Closing time: life as a small Denton business

Closing time: life as a small Denton business

Closing time: life as a small Denton business
January 22
00:30 2015

Kayleigh Bywater / Staff Writer

All over town, UNT students and Dentonites can be seen eating at restaurants on the Square, looking around small boutiques or resting at parks after busy days on campus or at work. With hundreds of restaurants and sources of entertainment, it seems there is always something to keep the community occupied.

However, there has been a shift in business over the past few years as more local restaurants have closed their doors to make way for new tenants in the area, leaving citizens confused.

From All About Mac on Fry Street to Café Herrera’s on the Square, many eateries have shut down in hot spots around Denton County over the past year, taking with it key economic income for the area.

“The success of small, local businesses often brings wealth to the community,” economics junior C.J. Lee said. “Many times the owners of these businesses are residents of the community, so the profits made by these businesses will be spent mostly in the same community.”

With that in mind, many locals wonder why there has been a chain reaction of businesses closing throughout the area.

One example of a closing in the community was the Smiling Moose Deli, located on West Hickory Street. From the variety of sandwiches it offered to the atmosphere, Smiling Moose was seemingly a hit among college students.

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Smiling Moose Deli’s fence is the only outdoor decoration left that resembles the once sandwich shop.

Greg Johnson of Verus Real Estate, the agency that leased the building to the deli, said he had nothing but high hopes for the restaurant when it first opened.

“The Smiling Moose Deli had their lease with us for around a year and a half,” Johnson said. “They were doing fantastic at first. They went beyond their expectations. The owners were good people and the workers were always willing to help you out with anything. Their business was doing great.”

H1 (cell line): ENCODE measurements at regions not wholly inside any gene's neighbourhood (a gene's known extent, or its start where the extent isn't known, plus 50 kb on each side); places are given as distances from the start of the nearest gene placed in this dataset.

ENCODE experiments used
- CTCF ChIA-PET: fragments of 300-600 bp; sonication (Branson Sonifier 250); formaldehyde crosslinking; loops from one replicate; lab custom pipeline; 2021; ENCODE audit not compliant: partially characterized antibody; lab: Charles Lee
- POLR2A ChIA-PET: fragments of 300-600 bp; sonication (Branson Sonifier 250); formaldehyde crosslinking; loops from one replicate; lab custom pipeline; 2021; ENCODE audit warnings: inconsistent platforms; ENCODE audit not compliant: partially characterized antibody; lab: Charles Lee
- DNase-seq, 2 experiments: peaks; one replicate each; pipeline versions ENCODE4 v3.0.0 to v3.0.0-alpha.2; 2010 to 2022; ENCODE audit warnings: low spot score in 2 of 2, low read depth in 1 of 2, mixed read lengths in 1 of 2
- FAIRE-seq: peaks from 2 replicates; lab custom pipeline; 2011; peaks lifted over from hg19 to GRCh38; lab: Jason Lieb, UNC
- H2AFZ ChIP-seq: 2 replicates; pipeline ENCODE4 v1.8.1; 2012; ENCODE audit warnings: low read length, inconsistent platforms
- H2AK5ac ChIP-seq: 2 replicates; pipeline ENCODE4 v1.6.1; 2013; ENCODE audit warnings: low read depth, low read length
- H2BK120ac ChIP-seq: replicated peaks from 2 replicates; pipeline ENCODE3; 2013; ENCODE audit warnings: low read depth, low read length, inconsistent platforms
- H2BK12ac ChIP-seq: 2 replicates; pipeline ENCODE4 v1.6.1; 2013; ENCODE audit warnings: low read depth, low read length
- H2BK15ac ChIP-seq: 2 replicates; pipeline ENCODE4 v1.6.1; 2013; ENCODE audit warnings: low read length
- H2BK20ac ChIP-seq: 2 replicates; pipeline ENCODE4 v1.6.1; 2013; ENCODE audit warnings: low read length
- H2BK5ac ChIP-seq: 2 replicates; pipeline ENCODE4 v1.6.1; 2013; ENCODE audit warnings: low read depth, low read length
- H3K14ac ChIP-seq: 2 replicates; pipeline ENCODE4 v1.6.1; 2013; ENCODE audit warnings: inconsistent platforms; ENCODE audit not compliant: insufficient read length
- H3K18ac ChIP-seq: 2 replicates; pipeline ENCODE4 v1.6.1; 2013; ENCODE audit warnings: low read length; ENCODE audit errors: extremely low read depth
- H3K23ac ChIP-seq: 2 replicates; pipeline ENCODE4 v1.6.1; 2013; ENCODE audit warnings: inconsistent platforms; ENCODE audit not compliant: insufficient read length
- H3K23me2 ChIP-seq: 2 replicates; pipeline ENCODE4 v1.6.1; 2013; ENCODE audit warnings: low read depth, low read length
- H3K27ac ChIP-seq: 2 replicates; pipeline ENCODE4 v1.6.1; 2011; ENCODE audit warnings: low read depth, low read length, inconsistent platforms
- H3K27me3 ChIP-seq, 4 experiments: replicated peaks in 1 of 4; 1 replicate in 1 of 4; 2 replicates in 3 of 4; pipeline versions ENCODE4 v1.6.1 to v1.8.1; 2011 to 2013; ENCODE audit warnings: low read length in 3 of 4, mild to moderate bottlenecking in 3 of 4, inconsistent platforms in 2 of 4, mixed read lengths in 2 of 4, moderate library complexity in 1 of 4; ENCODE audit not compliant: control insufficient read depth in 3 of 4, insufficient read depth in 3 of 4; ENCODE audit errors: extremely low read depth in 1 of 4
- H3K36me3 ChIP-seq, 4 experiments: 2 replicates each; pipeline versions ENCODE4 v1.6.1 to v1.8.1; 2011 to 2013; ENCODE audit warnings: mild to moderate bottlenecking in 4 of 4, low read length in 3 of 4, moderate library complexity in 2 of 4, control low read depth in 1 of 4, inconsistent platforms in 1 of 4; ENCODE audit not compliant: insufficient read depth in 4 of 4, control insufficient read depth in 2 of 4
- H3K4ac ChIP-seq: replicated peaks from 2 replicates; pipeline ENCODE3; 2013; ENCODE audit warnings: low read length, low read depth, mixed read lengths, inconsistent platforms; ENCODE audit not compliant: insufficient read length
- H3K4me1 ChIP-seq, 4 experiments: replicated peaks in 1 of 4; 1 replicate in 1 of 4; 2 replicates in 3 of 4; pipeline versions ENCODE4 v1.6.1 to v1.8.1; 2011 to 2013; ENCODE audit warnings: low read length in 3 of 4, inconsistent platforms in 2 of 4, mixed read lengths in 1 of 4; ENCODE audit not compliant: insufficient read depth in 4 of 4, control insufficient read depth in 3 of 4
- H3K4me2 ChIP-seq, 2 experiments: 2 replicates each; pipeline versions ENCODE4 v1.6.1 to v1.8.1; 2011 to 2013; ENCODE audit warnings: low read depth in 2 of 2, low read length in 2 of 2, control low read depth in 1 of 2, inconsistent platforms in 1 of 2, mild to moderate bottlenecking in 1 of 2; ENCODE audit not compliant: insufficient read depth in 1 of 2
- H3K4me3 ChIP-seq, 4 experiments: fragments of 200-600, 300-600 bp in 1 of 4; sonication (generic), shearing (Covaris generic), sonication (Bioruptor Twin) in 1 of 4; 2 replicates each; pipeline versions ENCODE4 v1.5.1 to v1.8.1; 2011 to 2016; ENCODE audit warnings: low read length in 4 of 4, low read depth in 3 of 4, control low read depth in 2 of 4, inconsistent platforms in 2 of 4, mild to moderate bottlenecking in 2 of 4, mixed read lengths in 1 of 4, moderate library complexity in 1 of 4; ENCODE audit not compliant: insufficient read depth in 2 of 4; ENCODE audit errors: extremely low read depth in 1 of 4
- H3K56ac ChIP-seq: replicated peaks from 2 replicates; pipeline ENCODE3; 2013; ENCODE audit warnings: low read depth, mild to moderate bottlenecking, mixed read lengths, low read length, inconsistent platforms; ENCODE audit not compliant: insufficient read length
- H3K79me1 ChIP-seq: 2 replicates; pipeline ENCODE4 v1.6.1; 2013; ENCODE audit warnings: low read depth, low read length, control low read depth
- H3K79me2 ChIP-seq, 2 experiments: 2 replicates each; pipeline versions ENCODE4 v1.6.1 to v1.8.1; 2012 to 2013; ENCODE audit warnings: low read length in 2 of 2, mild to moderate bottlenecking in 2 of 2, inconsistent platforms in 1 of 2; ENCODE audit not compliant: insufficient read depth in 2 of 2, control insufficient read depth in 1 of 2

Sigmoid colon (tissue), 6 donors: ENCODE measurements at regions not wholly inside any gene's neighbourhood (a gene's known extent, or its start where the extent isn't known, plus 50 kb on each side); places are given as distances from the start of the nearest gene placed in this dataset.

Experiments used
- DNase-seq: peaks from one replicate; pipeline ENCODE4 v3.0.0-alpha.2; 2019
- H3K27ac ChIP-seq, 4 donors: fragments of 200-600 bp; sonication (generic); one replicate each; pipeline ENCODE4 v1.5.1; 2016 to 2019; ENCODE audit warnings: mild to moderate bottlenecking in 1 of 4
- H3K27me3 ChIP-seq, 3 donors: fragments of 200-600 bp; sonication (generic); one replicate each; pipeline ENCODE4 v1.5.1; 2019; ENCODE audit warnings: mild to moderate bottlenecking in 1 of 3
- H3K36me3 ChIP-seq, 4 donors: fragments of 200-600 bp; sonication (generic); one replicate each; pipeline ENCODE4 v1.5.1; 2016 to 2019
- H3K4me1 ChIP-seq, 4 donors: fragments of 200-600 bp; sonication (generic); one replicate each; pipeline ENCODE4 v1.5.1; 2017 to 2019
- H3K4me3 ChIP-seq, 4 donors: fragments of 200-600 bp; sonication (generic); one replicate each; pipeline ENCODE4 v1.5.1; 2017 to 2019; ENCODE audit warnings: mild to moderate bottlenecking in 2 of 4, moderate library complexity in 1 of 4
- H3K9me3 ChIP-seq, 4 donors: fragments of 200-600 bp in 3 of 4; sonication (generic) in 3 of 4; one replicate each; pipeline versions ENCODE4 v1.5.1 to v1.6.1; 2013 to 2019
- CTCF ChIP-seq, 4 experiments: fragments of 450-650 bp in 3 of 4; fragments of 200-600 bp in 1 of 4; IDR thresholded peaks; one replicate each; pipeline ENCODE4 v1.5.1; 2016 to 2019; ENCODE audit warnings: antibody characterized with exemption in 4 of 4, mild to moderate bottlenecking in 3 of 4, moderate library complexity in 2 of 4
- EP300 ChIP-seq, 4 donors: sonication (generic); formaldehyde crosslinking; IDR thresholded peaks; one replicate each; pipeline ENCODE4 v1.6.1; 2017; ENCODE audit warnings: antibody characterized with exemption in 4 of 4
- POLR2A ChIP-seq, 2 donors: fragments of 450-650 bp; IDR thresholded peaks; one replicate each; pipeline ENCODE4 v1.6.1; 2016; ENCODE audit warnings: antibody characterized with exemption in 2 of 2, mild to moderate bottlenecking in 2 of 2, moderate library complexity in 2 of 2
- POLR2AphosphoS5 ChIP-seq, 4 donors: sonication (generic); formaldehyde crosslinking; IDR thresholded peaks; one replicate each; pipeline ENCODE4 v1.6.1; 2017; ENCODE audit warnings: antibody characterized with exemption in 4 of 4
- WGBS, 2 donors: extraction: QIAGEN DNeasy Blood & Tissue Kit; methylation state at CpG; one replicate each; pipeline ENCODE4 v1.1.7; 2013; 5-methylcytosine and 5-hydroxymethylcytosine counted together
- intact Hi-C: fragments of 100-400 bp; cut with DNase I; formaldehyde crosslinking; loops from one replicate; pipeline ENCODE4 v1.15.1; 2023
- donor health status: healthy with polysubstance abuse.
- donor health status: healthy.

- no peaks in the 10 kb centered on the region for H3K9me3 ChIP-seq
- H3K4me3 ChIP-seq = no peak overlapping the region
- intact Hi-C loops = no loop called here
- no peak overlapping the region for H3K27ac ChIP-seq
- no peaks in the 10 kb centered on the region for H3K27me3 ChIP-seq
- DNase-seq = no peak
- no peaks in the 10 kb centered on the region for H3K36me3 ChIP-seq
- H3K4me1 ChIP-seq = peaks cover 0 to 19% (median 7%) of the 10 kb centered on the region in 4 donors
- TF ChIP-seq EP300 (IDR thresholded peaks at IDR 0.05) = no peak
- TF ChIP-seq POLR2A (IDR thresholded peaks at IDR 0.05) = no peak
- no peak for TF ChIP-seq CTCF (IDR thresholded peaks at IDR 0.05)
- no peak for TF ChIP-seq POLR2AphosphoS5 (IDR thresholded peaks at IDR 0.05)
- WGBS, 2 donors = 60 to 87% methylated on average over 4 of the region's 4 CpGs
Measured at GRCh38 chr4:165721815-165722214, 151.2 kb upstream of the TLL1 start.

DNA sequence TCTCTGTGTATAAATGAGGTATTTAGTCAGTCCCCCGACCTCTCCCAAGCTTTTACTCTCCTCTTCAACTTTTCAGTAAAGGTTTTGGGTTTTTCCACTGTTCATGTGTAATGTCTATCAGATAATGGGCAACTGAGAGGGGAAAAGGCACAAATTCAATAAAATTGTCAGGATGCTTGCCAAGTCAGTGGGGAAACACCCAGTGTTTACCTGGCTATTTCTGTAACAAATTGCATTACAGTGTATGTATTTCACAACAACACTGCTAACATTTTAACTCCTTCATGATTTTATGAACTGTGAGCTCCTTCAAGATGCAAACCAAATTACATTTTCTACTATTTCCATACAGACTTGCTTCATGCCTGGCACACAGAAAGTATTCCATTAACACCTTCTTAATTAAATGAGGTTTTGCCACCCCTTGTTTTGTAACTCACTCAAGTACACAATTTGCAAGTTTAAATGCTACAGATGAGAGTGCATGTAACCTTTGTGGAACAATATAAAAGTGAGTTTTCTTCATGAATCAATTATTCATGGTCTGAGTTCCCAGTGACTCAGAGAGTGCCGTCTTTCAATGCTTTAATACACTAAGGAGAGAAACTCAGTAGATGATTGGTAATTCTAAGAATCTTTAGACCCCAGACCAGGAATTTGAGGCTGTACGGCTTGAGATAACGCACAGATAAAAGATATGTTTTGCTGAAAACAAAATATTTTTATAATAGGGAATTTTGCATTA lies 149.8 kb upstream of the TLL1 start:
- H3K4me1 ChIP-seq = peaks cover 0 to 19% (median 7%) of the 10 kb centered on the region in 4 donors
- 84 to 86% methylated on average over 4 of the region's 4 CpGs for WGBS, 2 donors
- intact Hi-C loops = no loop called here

But there was one thing standing in its way – location. Located near two one-way streets, it was a hassle for customers to get into the parking lot.

Denton Economic Development Program Administrator Julie Glover said the No. 1 complaint she received about the restaurant was regarding its placement.

“I had so many people tell me that it was just too hard to get in and out of the restaurant,” Glover said. “You do not want to feel like you have to go through a maze just to get some food.”

With the Square being one of the most popular spots in Denton, Glover said it is imperative to have good location when opening a small business.

It is also important to have background knowledge in the restaurant business.

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A tray of salt and pepper shakers are left behind on the window sill of the vacant sandwich shop.

Economics professor Michael McPherson said it is crucial for ideas to stand out and owners to know what they are doing when it came to opening a small restaurant instead of rushing into it.